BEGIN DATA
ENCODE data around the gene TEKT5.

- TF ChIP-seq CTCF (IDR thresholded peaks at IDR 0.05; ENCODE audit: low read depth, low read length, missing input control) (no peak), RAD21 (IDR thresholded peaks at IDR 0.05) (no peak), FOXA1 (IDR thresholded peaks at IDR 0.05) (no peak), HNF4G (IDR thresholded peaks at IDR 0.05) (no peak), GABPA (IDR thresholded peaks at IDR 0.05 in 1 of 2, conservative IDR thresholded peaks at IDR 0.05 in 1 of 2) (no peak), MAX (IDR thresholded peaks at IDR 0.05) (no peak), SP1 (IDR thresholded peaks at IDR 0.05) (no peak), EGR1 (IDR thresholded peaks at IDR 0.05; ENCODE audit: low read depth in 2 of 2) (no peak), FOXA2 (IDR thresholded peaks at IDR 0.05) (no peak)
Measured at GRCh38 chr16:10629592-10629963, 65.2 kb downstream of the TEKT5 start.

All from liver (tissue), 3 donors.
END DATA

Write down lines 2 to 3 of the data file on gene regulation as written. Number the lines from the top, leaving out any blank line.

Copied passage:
- TF ChIP-seq CTCF (IDR thresholded peaks at IDR 0.05; ENCODE audit: low read depth, low read length, missing input control) (no peak), RAD21 (IDR thresholded peaks at IDR 0.05) (no peak), FOXA1 (IDR thresholded peaks at IDR 0.05) (no peak), HNF4G (IDR thresholded peaks at IDR 0.05) (no peak), GABPA (IDR thresholded peaks at IDR 0.05 in 1 of 2, conservative IDR thresholded peaks at IDR 0.05 in 1 of 2) (no peak), MAX (IDR thresholded peaks at IDR 0.05) (no peak), SP1 (IDR thresholded peaks at IDR 0.05) (no peak), EGR1 (IDR thresholded peaks at IDR 0.05; ENCODE audit: low read depth in 2 of 2) (no peak), FOXA2 (IDR thresholded peaks at IDR 0.05) (no peak)
Measured at GRCh38 chr16:10629592-10629963, 65.2 kb downstream of the TEKT5 start.